Well, it sounded like a lovely plan - that was until I sat down and told difficult child what the doctor wants to do. INSTANT MELTDOWN!!!!! He doesn't want to take two pills. Why doesn't anyone understand that? I asked him if he could tell me what was so upsetting about the idea of taking to pills and he just screamed at me, "Because I don't want to, THAT'S WHY!!!!!"

    Now what do I do? Do I have to decide which medication is more important and have him take that one? I am so lost and just haven't got a clue how to proceed. Please help.

  7. Josie

    Josie Active Member

    I would not bring it up again and then give him both on Friday, like he never said that. When my difficult child was oppositional, sometimes she would say things like that and then not follow through. If he is still refusing, I would try an "incentive". Take the 2 pills and then have a treat, or something like that. I would probably let it go the first time and try to talk to him calmly the next day about my incentive plan.

    My daughter swallows multiple pills at a time. Maybe he wouldn't mind so much if you put them in a little cup and he could take them together?
  8. smallworld

    smallworld Moderator

    Pam, give him time to get used to the idea. He doesn't have to accept it today; he has to accept it by Friday.

    When he calms down, sit down and talk to him about what will help him take the new medication (tomorrow or the next day). Does he want it with food or not? With a special drink or not? I know these sound like silly optons, but anything to give him some control over the situation. And also let him know that he can always talk to you and the psychiatrist about how the medication makes him feel. He is part of the team, and his input is important.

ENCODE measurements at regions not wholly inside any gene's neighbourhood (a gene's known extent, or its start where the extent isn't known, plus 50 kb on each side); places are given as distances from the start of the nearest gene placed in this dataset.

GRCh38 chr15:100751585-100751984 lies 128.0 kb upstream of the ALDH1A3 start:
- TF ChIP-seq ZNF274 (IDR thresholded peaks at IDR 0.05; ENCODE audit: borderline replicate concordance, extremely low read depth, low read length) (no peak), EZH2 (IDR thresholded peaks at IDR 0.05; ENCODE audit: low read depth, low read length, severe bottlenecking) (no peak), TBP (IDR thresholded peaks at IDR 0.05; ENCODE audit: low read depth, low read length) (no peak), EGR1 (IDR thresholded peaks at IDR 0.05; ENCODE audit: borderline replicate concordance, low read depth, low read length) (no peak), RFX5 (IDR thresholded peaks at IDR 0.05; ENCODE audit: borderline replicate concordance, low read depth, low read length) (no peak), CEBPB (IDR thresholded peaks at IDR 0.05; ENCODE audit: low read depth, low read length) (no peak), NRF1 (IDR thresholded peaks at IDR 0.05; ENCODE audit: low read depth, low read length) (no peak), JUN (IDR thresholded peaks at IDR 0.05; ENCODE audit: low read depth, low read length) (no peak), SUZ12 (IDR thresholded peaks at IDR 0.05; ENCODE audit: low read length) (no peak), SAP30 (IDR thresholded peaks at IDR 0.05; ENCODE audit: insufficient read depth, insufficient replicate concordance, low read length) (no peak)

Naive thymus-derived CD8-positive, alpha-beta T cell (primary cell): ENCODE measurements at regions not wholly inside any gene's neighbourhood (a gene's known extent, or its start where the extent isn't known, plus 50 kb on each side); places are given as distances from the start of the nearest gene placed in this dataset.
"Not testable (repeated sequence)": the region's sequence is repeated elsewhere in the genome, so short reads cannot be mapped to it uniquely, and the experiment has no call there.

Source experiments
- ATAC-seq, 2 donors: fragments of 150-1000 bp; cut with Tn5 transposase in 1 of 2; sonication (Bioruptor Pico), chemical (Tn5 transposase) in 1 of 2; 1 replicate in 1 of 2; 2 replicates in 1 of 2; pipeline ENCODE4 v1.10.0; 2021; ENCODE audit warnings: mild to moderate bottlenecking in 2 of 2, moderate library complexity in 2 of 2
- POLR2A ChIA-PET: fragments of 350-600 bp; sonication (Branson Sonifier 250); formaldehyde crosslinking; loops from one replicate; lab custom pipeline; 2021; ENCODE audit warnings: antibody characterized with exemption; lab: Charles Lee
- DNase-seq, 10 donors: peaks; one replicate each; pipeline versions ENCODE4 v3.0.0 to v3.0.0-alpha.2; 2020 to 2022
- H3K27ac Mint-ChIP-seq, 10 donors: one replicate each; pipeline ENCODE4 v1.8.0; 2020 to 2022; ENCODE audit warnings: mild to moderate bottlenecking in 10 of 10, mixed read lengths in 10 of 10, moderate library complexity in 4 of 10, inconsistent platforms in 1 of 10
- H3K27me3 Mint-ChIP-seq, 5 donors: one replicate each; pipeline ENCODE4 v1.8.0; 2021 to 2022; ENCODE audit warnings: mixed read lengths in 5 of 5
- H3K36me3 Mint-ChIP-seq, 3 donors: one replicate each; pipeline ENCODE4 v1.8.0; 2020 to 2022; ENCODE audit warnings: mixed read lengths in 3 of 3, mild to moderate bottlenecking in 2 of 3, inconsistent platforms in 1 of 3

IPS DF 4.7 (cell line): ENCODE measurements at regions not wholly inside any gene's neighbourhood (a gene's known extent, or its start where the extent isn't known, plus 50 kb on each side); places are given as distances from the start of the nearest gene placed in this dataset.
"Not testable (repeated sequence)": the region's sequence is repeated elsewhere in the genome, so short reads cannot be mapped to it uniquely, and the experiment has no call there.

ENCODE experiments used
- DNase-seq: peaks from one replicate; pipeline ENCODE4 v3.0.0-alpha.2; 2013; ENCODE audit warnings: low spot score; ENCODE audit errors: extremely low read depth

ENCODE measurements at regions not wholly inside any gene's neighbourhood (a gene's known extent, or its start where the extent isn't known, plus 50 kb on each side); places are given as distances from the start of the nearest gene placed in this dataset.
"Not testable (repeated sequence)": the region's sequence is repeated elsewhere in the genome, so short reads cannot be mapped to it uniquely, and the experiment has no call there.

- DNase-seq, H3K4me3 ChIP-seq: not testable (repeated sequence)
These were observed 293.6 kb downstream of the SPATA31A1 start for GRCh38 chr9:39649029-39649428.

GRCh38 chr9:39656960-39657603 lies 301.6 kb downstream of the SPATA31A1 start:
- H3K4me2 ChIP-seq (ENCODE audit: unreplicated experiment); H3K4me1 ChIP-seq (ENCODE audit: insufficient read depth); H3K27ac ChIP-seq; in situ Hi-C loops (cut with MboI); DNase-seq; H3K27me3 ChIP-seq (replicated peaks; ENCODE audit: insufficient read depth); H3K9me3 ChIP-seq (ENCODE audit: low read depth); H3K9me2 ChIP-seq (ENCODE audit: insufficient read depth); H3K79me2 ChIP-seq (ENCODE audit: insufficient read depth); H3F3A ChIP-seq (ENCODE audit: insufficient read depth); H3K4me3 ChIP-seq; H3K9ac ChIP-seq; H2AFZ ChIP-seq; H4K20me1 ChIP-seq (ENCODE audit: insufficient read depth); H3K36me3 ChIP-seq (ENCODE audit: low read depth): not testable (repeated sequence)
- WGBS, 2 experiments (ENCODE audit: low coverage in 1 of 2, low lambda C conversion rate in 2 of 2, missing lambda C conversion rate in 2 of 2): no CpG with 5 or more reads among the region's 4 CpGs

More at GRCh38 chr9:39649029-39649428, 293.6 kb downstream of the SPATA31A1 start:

9. Bunny

    Bunny Guest

    Thanks, Smallworld. I just spoke to the therapist and he basically said the same thing. Give him some time and we'll talk to him about buying into the idea of another medication. We had to really talk to him and work with him to get him to agree to take the Celexa, so I'm hoping that we'll be able to talk to him and convince him that this is really in his best interest.

  10. HaoZi

    HaoZi Guest

    My daughter had a nasty reaction to Celexa and a worse one to Risperdal. Landed her in psychiatric hospital for a week and a total medication wash. I shudder at the idea of giving her either let alone both, but mine does seem to react atypically to medications.
  11. Wiped Out

    Wiped Out Well-Known Member Staff Member

    My difficult child was on it only for a short bit in the hospital because it made him so tired he could not stay awake.
  12. Jena

    Jena New Member

    just wanted to pop in and wish u luck, medications are rough iknow. finding right one right dosage etc.